The human voice is and remains the best form of communication. Therefore, spoken language interfaces to computers are a topic that has engaged engineers and speech scientists since the fifties. Once limited to the realm of science fiction, speech technology has now passed the threshold of practicality. The commercial deployment of these systems has already begun, although the applications are still specialized for certain purposes. This paper presents a speech recognition system that is particularly suited for drivers and passengers in a vehicle environment. The first chapter is describing a typical system design of today. Tens of thousands of these units are already in use. Thereafter a future system design will be described, in which the voice control of a navigation system is the most challenging problem. Finally the papers shows as an outlook, what comes next after the future. In particular, distributed speech processing systems will be used based on client-server architecture.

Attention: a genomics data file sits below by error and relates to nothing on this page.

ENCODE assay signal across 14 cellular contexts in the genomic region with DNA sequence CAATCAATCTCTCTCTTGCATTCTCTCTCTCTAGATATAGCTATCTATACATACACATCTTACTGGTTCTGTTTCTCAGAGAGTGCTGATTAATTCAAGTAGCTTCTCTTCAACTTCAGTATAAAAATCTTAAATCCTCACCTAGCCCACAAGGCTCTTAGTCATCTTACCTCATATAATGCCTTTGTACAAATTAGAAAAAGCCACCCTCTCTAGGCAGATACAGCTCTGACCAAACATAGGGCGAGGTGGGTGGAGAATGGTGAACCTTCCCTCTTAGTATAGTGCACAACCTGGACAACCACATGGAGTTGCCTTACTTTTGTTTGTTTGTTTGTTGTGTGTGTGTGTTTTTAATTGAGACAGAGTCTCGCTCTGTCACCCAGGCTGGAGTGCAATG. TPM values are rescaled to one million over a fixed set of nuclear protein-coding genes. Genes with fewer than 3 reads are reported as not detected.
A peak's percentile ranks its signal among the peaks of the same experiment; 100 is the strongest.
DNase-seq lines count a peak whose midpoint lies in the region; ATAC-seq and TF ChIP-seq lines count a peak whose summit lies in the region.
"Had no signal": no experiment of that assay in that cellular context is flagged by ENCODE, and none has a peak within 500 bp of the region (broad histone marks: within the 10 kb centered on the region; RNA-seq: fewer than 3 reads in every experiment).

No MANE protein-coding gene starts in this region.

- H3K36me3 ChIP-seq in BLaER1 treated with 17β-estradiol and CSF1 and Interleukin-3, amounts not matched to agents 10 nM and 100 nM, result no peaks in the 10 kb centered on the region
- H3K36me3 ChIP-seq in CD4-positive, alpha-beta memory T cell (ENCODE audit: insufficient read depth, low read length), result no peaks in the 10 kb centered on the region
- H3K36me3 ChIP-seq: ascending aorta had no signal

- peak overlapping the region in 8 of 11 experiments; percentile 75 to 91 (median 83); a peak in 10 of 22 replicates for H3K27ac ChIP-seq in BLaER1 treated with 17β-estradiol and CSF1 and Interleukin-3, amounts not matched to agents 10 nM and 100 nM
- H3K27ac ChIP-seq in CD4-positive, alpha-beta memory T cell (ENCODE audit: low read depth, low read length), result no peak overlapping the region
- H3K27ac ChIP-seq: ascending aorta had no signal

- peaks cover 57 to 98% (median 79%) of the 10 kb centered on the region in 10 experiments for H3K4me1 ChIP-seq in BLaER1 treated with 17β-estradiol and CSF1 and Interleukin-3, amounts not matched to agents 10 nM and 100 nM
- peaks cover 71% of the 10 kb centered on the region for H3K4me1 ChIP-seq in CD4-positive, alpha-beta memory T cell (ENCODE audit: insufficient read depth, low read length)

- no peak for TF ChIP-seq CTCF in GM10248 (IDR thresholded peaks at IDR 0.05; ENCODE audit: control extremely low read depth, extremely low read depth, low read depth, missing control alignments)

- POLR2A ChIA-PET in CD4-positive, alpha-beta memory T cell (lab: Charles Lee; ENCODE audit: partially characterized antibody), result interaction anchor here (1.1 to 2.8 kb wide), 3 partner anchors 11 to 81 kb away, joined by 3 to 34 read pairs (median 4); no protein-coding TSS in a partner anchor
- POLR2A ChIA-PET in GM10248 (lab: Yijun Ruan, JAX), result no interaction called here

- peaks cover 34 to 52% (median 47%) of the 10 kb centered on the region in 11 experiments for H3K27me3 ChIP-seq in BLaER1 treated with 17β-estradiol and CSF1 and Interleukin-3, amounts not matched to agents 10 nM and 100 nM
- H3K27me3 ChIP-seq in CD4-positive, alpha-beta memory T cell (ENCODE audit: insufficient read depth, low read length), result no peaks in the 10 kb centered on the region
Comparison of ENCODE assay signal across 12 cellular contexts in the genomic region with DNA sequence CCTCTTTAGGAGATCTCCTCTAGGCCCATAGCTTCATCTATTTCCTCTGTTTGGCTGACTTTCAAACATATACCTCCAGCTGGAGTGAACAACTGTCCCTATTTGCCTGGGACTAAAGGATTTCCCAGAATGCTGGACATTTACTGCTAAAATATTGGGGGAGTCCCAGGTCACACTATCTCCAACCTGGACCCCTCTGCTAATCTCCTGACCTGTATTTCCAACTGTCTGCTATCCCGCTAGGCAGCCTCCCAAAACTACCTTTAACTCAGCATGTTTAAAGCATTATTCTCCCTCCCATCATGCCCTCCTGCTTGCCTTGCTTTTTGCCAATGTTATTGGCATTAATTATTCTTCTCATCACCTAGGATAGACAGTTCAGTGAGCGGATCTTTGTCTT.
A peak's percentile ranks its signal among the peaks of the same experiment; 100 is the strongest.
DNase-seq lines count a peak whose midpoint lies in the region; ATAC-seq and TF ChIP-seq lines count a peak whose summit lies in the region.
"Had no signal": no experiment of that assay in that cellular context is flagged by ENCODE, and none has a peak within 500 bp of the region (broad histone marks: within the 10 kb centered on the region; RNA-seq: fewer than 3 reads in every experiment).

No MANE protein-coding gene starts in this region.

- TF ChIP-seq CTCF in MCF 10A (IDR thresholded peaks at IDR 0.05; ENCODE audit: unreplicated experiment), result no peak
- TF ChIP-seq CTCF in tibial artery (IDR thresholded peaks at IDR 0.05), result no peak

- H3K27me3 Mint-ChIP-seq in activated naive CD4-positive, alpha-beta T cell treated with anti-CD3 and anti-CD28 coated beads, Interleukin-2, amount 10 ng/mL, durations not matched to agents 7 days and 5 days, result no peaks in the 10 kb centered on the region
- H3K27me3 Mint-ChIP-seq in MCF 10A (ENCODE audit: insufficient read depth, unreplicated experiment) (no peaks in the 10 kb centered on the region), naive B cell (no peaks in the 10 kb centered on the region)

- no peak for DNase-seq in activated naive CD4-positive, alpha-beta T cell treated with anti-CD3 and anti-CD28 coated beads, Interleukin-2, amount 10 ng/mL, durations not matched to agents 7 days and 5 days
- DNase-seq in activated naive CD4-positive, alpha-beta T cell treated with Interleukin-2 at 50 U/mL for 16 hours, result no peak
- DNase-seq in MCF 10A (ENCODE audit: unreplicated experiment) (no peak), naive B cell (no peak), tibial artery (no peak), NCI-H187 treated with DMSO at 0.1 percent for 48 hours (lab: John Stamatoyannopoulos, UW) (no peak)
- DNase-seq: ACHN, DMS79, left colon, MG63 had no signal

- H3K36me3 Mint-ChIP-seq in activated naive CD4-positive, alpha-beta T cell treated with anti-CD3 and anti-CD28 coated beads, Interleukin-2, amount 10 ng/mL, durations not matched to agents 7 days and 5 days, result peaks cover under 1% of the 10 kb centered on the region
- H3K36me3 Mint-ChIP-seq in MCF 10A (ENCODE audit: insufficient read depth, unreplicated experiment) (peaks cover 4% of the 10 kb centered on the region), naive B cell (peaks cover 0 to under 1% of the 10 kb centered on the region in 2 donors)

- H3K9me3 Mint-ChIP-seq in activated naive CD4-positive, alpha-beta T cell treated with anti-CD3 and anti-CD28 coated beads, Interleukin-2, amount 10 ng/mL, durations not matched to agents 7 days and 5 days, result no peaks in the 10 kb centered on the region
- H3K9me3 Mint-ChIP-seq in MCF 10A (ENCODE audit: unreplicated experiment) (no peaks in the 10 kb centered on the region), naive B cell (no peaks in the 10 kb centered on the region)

A finite element model of the human lower extremity has been developed in this study to simulate lower extremity behavior in frontal car crashes. Precise geometry of the human lower extremity and material properties of the hard and soft tissues were introduced to the model. The performance of the model was evaluated by comparing with dynamic loading test data using post mortem human subjects (PMHS). The comparison proved its ability to estimate dynamic responses of the human lower extremity. A study was conducted using the model to investigate possible factors of loading to the ankle and tibia. Force and moment were calculated with different time history profiles of footwell intrusion and pelvis motion. The results suggested that timing of maximum intrusion was important as well as its magnitude. It was also found that loading to the tibia could be affected not only by intrusion but also by pelvis motion.